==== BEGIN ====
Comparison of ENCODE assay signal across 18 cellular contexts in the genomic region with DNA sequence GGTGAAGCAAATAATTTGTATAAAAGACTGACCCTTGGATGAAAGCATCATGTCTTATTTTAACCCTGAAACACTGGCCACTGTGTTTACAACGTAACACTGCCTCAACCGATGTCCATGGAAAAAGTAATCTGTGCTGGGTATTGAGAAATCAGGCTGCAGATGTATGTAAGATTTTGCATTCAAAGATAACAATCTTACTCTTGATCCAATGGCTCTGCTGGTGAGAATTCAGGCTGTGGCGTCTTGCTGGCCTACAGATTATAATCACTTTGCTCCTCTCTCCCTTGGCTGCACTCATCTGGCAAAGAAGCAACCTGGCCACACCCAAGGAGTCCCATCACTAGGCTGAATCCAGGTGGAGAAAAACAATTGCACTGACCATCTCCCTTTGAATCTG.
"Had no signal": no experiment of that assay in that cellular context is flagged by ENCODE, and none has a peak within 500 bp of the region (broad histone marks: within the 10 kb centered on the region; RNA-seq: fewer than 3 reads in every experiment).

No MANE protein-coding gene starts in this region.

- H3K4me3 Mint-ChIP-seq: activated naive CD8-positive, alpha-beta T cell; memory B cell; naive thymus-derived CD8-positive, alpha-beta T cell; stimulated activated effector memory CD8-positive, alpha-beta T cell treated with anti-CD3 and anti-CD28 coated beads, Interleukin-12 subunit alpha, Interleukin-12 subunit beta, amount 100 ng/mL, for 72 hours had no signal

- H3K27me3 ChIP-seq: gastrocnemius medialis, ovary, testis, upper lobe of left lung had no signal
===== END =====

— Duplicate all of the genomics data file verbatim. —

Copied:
Comparison of ENCODE assay signal across 18 cellular contexts in the genomic region with DNA sequence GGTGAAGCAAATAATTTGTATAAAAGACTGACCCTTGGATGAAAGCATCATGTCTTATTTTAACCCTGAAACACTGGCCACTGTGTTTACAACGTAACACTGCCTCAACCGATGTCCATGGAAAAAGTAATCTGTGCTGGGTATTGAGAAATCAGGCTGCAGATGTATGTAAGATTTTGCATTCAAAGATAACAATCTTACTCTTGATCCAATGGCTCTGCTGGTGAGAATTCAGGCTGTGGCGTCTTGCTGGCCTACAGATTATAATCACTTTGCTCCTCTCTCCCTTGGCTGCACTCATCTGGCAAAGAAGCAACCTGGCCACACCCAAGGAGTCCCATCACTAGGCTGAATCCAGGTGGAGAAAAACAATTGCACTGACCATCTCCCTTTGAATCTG.
"Had no signal": no experiment of that assay in that cellular context is flagged by ENCODE, and none has a peak within 500 bp of the region (broad histone marks: within the 10 kb centered on the region; RNA-seq: fewer than 3 reads in every experiment).

No MANE protein-coding gene starts in this region.

- H3K4me3 Mint-ChIP-seq: activated naive CD8-positive, alpha-beta T cell; memory B cell; naive thymus-derived CD8-positive, alpha-beta T cell; stimulated activated effector memory CD8-positive, alpha-beta T cell treated with anti-CD3 and anti-CD28 coated beads, Interleukin-12 subunit alpha, Interleukin-12 subunit beta, amount 100 ng/mL, for 72 hours had no signal

- H3K27me3 ChIP-seq: gastrocnemius medialis, ovary, testis, upper lobe of left lung had no signal